Many of you will already have noticed that the current global political situation is having a noticeable impact on price trends in almost all areas of our daily lives. Coffee is also affected by this. As a company, we have to react to this development in order to remain healthy in the long term. However, we want to take you with us on this, and in the following we want to provide an overview of three main reasons for these developments - on the impact of global climate change, the corona pandemic and the war in Ukraine on the coffee industry.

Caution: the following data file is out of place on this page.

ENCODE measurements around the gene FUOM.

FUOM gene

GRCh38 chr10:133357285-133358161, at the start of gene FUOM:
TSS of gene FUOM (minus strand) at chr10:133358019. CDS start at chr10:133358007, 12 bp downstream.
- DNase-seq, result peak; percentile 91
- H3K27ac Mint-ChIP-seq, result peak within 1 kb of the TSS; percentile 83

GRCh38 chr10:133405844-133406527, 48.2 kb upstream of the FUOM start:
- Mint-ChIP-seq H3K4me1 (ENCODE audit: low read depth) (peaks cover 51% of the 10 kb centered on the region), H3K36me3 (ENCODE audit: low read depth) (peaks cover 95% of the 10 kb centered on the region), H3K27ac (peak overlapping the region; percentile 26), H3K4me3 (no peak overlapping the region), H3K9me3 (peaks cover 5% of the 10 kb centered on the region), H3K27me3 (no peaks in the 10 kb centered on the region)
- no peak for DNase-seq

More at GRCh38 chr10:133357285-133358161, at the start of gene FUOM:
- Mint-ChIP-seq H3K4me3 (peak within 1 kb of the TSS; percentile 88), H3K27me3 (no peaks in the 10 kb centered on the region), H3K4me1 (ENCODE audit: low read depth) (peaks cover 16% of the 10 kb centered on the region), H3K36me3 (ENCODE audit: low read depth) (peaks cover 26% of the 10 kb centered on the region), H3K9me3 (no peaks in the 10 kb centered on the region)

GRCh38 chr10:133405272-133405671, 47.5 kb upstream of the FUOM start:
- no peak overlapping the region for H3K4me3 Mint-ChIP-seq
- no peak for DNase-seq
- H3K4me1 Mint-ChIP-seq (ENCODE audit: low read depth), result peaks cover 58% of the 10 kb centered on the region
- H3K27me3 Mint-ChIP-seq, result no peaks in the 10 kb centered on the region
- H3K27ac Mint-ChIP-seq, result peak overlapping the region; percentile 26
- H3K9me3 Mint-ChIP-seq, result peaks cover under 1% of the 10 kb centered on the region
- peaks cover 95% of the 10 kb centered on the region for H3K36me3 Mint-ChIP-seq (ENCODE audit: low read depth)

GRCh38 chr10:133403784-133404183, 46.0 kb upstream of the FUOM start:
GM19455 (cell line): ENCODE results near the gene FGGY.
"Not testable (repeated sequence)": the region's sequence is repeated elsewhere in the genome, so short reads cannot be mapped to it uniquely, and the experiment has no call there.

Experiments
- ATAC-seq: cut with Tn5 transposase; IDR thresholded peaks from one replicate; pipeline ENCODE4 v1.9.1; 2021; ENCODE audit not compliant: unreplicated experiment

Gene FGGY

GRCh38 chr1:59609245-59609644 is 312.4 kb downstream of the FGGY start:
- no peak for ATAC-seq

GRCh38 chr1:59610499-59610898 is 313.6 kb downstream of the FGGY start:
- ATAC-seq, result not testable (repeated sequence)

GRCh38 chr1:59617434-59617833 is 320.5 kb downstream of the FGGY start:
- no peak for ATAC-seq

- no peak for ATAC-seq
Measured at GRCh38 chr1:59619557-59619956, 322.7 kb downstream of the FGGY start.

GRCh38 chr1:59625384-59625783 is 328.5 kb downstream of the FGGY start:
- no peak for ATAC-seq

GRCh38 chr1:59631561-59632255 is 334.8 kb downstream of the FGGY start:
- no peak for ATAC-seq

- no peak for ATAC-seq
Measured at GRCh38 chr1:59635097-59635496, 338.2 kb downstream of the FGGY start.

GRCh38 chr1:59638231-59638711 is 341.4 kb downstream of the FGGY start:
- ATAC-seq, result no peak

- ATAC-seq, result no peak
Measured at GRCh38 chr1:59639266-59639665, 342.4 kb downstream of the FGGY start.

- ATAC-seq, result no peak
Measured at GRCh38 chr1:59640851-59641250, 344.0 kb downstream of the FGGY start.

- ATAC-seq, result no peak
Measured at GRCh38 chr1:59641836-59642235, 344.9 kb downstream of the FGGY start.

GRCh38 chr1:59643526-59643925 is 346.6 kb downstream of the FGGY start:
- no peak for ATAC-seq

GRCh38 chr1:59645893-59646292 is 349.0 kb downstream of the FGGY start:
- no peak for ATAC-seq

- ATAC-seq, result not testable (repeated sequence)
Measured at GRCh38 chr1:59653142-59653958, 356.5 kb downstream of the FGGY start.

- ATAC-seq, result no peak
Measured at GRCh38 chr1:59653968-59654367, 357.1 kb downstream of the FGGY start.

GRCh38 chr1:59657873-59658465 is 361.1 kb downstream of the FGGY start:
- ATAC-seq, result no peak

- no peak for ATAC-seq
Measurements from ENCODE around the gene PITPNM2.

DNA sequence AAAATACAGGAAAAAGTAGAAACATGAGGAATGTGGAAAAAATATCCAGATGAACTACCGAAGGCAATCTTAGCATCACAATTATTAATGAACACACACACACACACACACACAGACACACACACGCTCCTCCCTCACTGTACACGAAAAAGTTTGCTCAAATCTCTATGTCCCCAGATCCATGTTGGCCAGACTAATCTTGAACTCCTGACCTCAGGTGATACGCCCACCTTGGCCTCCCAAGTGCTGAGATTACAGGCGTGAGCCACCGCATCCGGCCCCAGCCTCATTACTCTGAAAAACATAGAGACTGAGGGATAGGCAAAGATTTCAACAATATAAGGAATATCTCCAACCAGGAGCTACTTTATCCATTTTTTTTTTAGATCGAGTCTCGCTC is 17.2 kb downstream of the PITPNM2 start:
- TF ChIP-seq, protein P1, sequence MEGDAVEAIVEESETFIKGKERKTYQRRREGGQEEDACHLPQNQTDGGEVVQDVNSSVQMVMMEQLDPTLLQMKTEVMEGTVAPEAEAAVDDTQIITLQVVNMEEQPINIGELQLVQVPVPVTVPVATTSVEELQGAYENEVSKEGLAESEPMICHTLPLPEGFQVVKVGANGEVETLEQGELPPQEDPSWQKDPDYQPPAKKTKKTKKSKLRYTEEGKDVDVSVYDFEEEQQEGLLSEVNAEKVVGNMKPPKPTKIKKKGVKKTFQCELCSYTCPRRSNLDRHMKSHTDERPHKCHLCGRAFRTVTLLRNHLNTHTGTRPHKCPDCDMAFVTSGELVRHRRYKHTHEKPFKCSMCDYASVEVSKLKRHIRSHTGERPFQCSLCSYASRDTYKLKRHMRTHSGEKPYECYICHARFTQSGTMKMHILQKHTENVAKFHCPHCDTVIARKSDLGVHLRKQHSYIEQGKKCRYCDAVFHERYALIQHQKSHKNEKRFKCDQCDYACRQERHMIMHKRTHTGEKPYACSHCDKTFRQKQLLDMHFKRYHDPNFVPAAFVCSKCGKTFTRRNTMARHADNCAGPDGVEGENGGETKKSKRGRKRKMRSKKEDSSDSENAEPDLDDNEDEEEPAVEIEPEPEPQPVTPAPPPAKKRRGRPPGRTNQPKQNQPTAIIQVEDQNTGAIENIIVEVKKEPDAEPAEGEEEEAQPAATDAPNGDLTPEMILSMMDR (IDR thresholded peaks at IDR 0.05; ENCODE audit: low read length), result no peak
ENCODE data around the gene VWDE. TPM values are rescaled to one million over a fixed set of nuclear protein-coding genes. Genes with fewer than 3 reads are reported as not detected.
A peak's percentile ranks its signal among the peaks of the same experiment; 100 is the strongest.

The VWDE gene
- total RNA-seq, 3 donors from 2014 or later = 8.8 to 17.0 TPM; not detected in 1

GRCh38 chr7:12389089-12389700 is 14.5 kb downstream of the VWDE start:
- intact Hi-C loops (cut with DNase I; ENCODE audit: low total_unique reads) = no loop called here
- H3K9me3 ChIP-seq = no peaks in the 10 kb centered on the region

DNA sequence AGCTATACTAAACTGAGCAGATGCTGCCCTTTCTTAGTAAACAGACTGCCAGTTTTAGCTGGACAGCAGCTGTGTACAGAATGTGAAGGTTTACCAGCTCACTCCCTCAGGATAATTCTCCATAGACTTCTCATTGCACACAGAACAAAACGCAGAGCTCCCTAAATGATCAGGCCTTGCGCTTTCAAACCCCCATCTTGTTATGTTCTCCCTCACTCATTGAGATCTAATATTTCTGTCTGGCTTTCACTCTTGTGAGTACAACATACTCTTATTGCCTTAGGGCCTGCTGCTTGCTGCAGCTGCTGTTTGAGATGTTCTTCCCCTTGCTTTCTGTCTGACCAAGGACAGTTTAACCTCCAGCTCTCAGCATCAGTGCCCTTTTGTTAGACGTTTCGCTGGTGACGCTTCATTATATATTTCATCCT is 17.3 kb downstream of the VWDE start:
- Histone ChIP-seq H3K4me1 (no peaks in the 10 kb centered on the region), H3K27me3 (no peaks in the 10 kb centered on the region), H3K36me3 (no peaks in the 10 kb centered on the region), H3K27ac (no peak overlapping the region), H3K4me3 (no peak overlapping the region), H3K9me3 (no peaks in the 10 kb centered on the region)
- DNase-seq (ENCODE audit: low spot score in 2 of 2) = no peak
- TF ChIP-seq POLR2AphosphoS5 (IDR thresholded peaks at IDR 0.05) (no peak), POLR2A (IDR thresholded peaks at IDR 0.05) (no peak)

That climate change poses a threat to agricultural products is fundamentally intuitive. On the other hand, exactly how serious its effects may be is not always directly conceivable. Here's just a quick sideways look at the long-term consequences climate change may have on coffee: a model study led by the Royal Gardens in London has calculated the impact of various climate models on coffee cultivation in Ethiopia, and the results are sobering. In most scenarios, the scientists involved expect a reduction in crop yields of about 65% for the year 2080, and in some pessimistically calculated ones, there may be a loss of nearly 100% over the same period. With this knowledge, it becomes clear how important it is to take a close look at one's own behavior. But the consequences of global climate change will not only be felt in a few decades: in the form of extreme weather events, they are already causing major problems for the coffee industry. In the winter of 2020/21, for example, an unusually harsh frost occurred in the Brazilian coffee-growing region of Minas Gerais, damaging a significant portion of the crop. Due to the life cycle of the coffee plant, the consequences of this event will continue to be felt for several years. Now, one may wonder how significant this event was, and the following reasoning may serve to clarify: Minas Gervais is the most significant growing region by volume in Brazil, the largest coffee-producing country in the world. Minas Gerais accounts for about 70% of Brazil's Arabica harvest volume - and even more impressively, about 40% of the world's volume. A significant reduction in the harvest in Minas Gerais consequently leads to a reduction in green coffee, which is felt worldwide, and thus, following the logic of supply and demand, has a noticeable effect on Arabica prices. But other events can also have serious effects. For example, a postponement of the rainy season in Vietnam until the harvest season - which is quite short there - has meant that processing wizard Marian Takač in Vietnam has had major problems harvesting his coffees in peace. Torrential rains have simply made access to the fields difficult or impossible. The result? Instead of ten tons of coffee that was planned to be produced, Marian was only able to process a little over two tons. So he, too, had to raise his prices for green coffee to somewhat cushion the shortfall. For those who want to read his story in more detail, click here! The long-term consequences of climate change have been aware and threatening as an abstract idea for some time. But short-term challenges are also increasingly coming our way, and in the end, all of these occurrences affect the price.